UCLA Extension, the university's vast continuing-education arm, has long drawn its enrollment from its surrounding Westside population.
But changing demographics that point to an increasing Latino population in the Los Angeles Basin have prompted extension officials to reach across town to the East Side to maintain a steady student enrollment.
"We have to look at what we are offering for the Latino population in terms of career advancement and just plain interests," said Patricia Mendoza, a former special assistant in the UCLA Office of Student Affairs who heads the extension's Latino outreach program.
Mendoza said she believes there are two big reasons for the low Latino enrollment: the Westside location of the campus and poor promotion.
"We want the Latino community to know that although we are not located in an area that is traditionally Latino, we are sensitive to Latino concerns," she said. "We know that is one of the reasons that a lot of people are not familiar with what UCLA Extension offers."
About one-third of the region's population is Latino, but Latinos make up only about 3% of the more than 100,000 students who enroll annually in UCLA Extension courses, according to extension officials. Maintaining a steady enrollment is important because UCLA Extension does not receive any state aid and is supported almost exclusively by class fees.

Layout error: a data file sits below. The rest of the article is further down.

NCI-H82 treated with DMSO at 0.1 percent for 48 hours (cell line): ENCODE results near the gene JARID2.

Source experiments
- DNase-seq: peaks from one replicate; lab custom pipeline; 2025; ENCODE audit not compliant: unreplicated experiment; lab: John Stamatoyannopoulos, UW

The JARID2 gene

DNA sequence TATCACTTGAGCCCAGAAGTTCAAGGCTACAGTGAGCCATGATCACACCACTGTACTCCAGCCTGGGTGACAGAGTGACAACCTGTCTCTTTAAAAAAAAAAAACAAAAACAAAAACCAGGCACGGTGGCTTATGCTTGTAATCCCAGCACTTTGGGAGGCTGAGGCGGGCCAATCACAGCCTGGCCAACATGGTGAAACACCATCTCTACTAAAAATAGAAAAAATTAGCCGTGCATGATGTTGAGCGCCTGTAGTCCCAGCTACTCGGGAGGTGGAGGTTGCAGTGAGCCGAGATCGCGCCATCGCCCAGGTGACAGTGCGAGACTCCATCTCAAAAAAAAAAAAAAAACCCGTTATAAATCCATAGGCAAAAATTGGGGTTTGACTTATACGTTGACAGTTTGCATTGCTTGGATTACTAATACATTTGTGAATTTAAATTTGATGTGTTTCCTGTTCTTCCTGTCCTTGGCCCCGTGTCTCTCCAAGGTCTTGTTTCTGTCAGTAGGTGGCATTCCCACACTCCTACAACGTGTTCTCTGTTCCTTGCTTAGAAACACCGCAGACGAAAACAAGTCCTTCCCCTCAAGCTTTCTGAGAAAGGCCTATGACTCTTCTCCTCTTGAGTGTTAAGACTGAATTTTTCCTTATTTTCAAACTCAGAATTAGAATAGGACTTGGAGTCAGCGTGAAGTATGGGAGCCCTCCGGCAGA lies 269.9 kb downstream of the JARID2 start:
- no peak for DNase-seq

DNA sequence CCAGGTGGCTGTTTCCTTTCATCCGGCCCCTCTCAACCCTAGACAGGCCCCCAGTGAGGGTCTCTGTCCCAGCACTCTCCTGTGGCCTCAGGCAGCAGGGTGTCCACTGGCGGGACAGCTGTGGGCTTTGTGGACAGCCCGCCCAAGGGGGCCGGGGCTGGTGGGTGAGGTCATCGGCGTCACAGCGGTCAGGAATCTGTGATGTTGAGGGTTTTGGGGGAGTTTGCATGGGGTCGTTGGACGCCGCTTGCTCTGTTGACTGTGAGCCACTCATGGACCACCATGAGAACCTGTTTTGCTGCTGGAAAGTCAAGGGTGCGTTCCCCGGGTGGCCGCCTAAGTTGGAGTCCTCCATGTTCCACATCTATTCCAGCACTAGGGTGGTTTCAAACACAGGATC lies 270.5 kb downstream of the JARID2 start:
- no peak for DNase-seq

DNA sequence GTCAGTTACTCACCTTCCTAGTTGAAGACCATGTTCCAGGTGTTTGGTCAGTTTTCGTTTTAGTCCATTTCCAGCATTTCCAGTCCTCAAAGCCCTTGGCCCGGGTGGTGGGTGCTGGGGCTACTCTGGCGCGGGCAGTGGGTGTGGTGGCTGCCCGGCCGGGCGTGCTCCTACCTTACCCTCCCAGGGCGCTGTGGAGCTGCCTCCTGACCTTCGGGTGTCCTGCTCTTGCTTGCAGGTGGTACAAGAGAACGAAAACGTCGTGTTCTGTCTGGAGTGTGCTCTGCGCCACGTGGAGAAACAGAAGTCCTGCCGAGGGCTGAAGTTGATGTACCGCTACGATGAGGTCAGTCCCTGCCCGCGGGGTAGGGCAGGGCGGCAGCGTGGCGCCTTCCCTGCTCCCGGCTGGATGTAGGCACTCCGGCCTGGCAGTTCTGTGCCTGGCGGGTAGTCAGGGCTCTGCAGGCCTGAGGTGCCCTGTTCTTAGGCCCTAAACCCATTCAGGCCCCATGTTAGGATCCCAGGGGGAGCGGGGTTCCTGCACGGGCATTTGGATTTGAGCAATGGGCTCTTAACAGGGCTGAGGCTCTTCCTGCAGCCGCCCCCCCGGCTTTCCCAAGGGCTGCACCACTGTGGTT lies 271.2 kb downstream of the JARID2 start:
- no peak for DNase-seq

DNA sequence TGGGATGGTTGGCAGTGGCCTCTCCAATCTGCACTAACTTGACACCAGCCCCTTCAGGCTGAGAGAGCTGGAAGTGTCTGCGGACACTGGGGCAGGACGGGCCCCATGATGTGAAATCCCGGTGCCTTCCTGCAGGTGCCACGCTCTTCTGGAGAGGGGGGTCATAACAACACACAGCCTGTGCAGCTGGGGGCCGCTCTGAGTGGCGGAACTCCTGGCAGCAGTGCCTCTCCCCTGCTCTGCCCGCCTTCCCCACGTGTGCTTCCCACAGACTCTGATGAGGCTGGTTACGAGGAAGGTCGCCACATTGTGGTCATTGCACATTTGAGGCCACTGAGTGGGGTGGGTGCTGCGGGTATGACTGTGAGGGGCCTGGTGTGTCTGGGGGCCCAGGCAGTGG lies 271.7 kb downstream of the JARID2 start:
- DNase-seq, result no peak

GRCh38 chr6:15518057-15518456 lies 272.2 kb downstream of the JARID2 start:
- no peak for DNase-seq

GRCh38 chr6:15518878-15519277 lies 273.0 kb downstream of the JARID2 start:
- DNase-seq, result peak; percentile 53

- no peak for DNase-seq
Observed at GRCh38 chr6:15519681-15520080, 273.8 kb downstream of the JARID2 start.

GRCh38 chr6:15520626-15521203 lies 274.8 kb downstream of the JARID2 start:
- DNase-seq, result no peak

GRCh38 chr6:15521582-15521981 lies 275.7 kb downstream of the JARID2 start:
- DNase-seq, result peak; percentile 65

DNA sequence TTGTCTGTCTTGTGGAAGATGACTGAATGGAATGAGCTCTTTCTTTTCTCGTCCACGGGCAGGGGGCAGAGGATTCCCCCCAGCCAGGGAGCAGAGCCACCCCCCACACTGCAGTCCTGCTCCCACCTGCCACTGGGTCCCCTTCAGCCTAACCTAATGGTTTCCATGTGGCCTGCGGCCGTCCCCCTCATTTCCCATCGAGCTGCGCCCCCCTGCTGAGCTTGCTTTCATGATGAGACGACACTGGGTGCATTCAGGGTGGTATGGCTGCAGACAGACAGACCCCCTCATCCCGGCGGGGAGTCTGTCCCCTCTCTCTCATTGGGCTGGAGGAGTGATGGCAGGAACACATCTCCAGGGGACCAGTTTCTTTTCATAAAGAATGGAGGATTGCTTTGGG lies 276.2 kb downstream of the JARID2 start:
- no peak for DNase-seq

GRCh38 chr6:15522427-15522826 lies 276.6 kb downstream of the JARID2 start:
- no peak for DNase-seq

Although some classes are offered in downtown Los Angeles and other satellite locations, Mendoza said the challenge will be to attract more Latinos to the Westwood campus, because the bulk of the classes in certified programs will be offered there.
She hopes to do that by offering more Latino-oriented classes, such as the eight-week course "Chicano Culture in America," which was offered in the fall quarter.
"The course cuts across different disciplines," Mendoza said. "We wanted to make it attractive for teachers, as well as for Latinos to have an opportunity to learn more about themselves."
For the spring quarter, which begins Jan. 7, UCLA Extension will be offering an advertising and marketing course on reaching the Latino market.
Officials hope to make the cost of attending extension courses easier by broadening its minority community outreach scholarship program--Scholarships to Encourage Extension Diversity (SEED)--to include Latinos.
Yolande Adelson, an associate dean who is overseeing the SEED program, said the program started last spring with black community organizations. This fall the program was extended to Latinos and Asians.
"My feeling is that either the (minority) community does not know about us or can't gain access to us," Adelson said. "The idea here is to join hands with community-based organizations to change that."